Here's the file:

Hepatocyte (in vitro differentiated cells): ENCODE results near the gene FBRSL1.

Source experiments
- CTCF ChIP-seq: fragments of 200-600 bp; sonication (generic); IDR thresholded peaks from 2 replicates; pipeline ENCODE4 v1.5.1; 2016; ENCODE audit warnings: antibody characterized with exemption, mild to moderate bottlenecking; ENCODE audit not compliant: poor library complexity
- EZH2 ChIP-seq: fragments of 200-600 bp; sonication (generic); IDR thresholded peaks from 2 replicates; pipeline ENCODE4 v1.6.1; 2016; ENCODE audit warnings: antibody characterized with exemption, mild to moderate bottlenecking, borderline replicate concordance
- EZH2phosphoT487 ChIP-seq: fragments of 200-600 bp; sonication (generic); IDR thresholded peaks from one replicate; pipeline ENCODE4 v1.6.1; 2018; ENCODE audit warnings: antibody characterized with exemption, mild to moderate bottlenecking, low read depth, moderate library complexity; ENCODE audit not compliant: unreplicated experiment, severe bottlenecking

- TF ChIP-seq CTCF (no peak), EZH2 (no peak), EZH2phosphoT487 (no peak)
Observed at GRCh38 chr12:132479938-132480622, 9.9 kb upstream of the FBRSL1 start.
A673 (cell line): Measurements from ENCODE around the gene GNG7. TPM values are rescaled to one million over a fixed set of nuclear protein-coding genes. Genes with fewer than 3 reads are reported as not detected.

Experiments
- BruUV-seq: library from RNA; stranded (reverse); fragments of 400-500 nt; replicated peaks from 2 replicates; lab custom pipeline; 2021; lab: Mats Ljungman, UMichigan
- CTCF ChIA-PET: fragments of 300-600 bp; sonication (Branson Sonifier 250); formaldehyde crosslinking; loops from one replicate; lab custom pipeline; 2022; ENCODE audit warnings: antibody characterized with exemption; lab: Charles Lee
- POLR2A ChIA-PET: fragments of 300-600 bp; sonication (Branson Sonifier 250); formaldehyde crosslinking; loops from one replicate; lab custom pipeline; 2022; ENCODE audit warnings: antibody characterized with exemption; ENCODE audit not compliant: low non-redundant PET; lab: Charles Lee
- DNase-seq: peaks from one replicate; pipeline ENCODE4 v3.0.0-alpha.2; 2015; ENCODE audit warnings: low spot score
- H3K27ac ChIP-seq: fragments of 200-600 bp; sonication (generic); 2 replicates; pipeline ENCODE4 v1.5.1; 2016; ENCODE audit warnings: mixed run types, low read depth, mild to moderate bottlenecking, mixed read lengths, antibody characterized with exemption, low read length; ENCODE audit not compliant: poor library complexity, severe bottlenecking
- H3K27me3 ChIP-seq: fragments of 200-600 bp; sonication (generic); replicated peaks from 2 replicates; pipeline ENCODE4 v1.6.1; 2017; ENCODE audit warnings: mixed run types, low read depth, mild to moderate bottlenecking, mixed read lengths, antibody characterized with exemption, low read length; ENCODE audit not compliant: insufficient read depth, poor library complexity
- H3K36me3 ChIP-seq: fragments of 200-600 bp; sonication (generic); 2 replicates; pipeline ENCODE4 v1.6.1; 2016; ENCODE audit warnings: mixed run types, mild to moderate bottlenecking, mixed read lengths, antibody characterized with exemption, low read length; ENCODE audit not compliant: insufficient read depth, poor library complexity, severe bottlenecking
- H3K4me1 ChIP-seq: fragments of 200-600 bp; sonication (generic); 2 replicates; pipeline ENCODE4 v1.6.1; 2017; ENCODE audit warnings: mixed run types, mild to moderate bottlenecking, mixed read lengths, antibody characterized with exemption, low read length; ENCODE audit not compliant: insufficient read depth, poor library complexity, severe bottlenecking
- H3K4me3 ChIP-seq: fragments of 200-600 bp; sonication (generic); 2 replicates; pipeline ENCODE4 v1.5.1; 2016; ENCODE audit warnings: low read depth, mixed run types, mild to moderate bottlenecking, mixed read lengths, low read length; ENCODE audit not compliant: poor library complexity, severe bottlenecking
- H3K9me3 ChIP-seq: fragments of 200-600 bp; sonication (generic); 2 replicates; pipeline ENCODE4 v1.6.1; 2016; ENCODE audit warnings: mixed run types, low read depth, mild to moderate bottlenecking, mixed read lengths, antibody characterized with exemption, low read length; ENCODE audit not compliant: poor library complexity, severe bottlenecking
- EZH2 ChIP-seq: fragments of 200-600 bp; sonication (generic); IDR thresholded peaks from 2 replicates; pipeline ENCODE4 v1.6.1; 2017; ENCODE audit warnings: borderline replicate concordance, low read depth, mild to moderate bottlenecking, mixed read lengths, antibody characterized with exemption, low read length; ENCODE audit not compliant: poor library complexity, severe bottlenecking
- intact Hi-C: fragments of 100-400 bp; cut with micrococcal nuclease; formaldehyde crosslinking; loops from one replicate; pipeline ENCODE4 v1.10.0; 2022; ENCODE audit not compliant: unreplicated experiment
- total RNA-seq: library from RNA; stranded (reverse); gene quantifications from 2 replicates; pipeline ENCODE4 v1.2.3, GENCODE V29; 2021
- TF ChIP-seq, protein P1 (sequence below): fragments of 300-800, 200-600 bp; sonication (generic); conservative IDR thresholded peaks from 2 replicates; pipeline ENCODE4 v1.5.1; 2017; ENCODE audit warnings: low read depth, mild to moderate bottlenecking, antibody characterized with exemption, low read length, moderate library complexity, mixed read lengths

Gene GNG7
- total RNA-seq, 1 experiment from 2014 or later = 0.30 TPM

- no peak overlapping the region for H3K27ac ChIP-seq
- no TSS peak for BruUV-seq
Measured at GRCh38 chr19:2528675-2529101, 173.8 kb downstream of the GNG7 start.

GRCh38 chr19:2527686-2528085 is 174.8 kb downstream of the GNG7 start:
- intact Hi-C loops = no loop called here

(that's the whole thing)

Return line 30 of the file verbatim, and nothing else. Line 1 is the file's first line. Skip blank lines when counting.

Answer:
- intact Hi-C loops = no loop called here